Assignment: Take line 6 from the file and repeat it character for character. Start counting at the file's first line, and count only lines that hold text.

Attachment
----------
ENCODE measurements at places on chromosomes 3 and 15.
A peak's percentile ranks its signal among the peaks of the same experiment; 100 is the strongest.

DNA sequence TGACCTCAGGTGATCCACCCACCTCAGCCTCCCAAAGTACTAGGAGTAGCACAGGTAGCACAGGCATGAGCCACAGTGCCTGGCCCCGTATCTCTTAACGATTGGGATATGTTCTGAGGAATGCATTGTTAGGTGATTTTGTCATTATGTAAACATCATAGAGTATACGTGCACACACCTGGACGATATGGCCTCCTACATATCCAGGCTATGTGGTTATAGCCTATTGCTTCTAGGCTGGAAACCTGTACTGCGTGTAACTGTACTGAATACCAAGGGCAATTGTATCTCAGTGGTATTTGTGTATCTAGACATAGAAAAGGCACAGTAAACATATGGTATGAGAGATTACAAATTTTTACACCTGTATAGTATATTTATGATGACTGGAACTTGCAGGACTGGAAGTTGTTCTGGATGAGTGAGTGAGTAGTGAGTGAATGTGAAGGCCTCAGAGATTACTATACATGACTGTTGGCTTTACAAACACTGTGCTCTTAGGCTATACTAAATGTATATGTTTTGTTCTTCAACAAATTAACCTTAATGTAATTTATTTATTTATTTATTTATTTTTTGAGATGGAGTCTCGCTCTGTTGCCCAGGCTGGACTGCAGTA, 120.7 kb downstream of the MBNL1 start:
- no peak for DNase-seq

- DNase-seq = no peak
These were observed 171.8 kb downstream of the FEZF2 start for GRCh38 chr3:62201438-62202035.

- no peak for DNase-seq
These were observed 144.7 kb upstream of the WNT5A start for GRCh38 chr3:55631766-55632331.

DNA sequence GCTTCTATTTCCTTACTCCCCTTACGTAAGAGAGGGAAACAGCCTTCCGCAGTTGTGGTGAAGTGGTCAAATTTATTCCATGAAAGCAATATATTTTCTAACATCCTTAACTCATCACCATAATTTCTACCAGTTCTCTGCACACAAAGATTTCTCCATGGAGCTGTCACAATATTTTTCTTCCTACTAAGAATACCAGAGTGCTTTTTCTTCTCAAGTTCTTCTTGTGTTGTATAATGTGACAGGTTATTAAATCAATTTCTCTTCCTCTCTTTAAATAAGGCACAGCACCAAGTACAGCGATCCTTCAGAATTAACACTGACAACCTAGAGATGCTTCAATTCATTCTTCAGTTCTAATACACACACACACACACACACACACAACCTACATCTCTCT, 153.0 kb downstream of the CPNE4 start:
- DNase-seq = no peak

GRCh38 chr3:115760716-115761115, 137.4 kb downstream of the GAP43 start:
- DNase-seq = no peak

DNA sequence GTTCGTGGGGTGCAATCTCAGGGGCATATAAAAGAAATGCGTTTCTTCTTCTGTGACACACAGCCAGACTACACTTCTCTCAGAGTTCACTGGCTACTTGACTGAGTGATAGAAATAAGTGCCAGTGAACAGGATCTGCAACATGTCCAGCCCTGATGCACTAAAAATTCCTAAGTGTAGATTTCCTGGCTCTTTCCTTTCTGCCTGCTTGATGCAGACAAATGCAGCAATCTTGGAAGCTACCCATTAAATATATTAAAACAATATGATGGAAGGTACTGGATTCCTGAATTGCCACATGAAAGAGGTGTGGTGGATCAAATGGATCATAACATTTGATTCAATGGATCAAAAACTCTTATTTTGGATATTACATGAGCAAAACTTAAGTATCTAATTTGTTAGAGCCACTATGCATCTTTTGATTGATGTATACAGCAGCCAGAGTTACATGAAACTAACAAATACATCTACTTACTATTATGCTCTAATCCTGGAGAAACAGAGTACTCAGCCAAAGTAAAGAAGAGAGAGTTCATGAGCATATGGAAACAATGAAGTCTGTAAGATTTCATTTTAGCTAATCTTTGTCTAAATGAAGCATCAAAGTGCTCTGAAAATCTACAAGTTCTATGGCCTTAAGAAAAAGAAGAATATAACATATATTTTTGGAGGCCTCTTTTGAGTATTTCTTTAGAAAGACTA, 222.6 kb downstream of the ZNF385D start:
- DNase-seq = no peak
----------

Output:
These were observed 171.8 kb downstream of the FEZF2 start for GRCh38 chr3:62201438-62202035.